China media: Li Keqiang's Pakistan visit

Chinese Premier Li Keqiang (L) met Pakistan President Asif Ali Zaradari in Islamabad
Image caption Chinese Premier Li Keqiang (L) met Pakistan President Asif Ali Zaradari in Islamabad

State media promote Chinese premier Li Keqiang visit to "iron brother" and "all-weather friend" Pakistan, while speculation continues on a North Korean special envoy's visit to Beijing amid a recent rift.

People's Daily Online and other party-state media continue to highlight an unchanged "all-weather friendship and strategic partnership" with Pakistan.

Mr Li, who is now in Switzerland, spent three days in New Delhi and Mumbai as the first stop of his visit, followed by two days in Islamabad.

China Daily, a state newspaper aimed at a foreign readership, features commentaries on Pakistan's warm welcome to Mr Li surpassing scorching 40-degree temperatures in Islamabad, and how the "unbreakable friendship" between the two countries is "not just effusive words".

China Central Television and Southern Metropolis Daily lead with how Pakistani lawmakers rapped their tables 14 times in "strong endorsement" of Mr Li's speech, "let all-weather friendship bear new fruit", at the parliament yesterday.

"If you love China, love Pakistan too," Mr Li declared to the lawmakers.

Experts stress to China Daily how Beijing's increased investment in energy and infrastructure, construction of an "economic corridor" and lower agreed tariffs on Chinese imports will help resolve a massive trade imbalance with Pakistan.

JF-17 Thunder fighter jets jointly developed by Pakistan and China are attracting interest from many countries in the Middle East, Africa and South America, a Pakistan air force officer also tells China Daily.

Six of the fighter jets escorted Mr Li's plane as it entered Pakistani airspace on Tuesday.

Xinhua news agency emphasises Pakistan's pledge in a joint statement of continued co-operation with China against "terrorism, separatism and extremism" and the "East Turkestan Islamic Movement", a group outlawed as a terrorist organisation by Beijing.

In other security-related news, China Daily says the government is soliciting public views on a draft law banning fundraising for "terrorists".

North Korea speculation

Meanwhile, People's Daily Overseas Edition hits back at international media hyping up a recent Sino-Indian "tent confrontation" as well as Japanese politicians sowing discord between the two Asian giants.

The newspaper's commentator, Hua Yiwen, asserts that a "China-India miracle" highlighted during Premier Li's visit to India has confounded "jumping jesters".

Intense speculation continues over North Korean special envoy Choe Ryong-hae's ongoing meetings with top Chinese leaders in Beijing.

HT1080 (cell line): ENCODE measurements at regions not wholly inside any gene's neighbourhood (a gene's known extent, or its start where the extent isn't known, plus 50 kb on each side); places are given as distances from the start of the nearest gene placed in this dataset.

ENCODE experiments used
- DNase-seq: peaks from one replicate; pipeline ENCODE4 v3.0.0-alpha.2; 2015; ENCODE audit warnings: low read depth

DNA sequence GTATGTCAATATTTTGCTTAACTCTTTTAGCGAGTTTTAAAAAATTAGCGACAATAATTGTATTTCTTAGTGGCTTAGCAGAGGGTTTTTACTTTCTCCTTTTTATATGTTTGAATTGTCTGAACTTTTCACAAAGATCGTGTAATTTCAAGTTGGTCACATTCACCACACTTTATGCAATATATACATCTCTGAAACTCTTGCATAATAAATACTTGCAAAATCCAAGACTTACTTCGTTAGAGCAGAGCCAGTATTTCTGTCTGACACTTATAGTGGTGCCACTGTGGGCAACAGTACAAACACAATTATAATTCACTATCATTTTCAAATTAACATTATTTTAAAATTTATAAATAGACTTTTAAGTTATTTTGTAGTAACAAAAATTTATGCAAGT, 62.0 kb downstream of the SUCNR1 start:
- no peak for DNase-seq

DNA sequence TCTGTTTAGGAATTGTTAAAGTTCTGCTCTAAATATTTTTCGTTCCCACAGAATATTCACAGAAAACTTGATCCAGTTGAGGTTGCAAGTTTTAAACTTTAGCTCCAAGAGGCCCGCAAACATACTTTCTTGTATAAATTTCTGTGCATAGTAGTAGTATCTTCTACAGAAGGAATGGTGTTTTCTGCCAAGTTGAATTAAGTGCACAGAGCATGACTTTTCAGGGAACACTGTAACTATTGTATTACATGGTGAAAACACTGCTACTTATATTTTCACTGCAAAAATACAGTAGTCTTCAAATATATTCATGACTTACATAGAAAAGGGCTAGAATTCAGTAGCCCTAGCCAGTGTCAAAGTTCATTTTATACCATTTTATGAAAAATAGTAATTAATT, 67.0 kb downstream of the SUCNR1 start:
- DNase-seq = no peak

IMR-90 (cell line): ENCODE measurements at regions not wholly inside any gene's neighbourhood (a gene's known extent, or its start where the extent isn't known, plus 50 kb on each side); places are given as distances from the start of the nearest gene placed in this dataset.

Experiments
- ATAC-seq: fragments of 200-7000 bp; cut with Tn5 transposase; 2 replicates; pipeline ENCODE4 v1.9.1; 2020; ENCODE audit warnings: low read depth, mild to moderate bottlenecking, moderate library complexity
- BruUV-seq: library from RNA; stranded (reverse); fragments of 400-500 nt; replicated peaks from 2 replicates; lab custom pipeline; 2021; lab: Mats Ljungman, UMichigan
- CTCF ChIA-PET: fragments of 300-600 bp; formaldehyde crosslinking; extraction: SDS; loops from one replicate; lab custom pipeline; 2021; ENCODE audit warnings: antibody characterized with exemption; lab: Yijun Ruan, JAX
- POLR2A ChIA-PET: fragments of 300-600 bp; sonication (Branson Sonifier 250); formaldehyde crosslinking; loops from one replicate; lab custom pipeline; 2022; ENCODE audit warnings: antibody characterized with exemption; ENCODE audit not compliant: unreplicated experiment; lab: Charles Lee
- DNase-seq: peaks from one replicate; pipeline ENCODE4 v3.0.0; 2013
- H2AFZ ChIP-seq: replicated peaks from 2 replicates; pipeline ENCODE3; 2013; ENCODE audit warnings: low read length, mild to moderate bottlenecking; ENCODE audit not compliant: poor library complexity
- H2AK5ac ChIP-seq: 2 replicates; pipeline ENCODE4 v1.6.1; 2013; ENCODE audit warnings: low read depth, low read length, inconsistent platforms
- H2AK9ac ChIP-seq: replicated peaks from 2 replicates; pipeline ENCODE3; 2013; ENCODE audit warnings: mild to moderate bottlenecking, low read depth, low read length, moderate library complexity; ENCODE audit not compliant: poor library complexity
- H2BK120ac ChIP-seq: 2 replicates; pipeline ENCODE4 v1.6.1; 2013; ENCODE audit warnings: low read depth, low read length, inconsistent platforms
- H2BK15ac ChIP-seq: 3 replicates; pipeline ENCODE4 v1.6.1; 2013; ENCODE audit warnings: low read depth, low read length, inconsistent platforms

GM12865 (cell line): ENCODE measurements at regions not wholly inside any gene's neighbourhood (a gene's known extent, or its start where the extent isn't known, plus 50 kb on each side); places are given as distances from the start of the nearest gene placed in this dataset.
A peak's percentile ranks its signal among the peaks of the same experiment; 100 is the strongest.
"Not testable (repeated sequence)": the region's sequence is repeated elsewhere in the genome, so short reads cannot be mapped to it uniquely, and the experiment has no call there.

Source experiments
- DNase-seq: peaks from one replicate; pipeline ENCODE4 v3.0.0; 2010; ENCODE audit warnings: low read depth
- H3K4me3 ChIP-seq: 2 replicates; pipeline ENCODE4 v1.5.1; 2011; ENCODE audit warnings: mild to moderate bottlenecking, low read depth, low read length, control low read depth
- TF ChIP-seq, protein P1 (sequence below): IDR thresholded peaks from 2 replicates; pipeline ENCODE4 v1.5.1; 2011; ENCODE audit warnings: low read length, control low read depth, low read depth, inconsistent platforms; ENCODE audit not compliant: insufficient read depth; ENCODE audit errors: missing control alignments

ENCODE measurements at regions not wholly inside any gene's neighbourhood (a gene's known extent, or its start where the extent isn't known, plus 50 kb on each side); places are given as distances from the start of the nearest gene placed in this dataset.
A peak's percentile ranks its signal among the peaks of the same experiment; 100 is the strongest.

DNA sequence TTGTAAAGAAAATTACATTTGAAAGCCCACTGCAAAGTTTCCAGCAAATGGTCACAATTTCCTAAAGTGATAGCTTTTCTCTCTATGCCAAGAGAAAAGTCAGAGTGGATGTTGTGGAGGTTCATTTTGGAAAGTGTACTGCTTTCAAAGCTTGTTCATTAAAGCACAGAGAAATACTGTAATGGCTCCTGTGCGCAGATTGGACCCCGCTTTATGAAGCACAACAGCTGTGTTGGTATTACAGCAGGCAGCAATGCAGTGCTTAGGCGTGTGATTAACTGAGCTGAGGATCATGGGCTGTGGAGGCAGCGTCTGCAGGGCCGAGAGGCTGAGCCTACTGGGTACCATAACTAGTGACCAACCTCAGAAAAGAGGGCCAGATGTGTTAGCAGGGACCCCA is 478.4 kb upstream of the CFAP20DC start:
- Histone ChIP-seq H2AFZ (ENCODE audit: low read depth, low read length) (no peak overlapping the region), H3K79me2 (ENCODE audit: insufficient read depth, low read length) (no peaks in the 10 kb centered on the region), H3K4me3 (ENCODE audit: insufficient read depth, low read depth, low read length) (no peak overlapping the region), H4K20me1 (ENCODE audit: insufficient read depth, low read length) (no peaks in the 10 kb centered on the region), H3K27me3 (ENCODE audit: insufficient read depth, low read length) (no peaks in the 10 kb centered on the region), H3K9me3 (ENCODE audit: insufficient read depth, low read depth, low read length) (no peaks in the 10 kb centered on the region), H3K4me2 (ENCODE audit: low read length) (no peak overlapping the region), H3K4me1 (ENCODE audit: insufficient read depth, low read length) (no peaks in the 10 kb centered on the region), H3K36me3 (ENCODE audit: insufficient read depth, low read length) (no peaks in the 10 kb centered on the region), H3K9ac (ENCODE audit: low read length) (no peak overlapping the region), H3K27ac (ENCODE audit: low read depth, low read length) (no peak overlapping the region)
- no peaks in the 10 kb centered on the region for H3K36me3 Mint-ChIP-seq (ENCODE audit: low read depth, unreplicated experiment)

In The Beijing News, Wang Junsheng, a North Korea expert at the Chinese Academy of Social Sciences, a top government think-tank, says the envoy's visit is tantamount to North Korea announcing that its "vainly-attempted model of 'leading China by the nose'" was a mistake and not feasible.

Ta Kung Pao, a Beijing-backed Hong Kong daily, believes that North Korean leader Kim Jong-un's real aim in sending a special envoy is to talk up bilateral friendship in order to "get more bargaining chips" from "elder brother" China ahead of six-party talks.

Zhang Liangui, a communist party school professor, is also sceptical about Mr Choe's assurances to Liu Yunshan, who is ranked fifth in the Communist Party hierarchy, that North Korea will heed Beijing's advice on starting dialogue with other parties to ease tensions.

Prof Zhang says he is "not optimistic" about the six-party talks restarting and believes the envoy's visit is aimed at easing tensions with China to secure more aid, rather than signalling a softening of Pyongyang's stance on its nuclear programme, Southern Metropolis Daily notes.

Global Times derides Philippine Defence Secretary Voltaire Gazmin's "funny and ridiculous" calls to the army to defend up to the last soldier standing near a disputed reef known as Ayungin Shoal in the Philippines and Ren'ai Reef in China.

Over in Taiwan, United Daily News warns President Ma Ying-jeou that his popularity will plummet further if he does not negotiate soon with an "arrogant and capricious" Philippines on fishing and maritime borders.

It says Mr Ma must not back down on demands for a formal apology, compensation and criminal investigation into the Philippine Coast Guard's fatal shooting of a Taiwan fisherman in early May.

Finally, a Global Times commentary rebukes US Vice-President Joe Biden for referring to China as a country that cannot "think different" or "breathe free" during his "prejudiced" commencement speech at the University of Pennsylvania on 13 May.

Hong Kong's South China Morning Post reported earlier this week that Chinese students and parents are demanding an apology from Mr Biden for his "insensitive" speech.

BBC Monitoring reports and analyses news from TV, radio, web and print media around the world. For more reports from BBC Monitoring, click here. You can follow BBC Monitoring on Twitter and Facebook.

Around the BBC

Related Internet links

The BBC is not responsible for the content of external Internet sites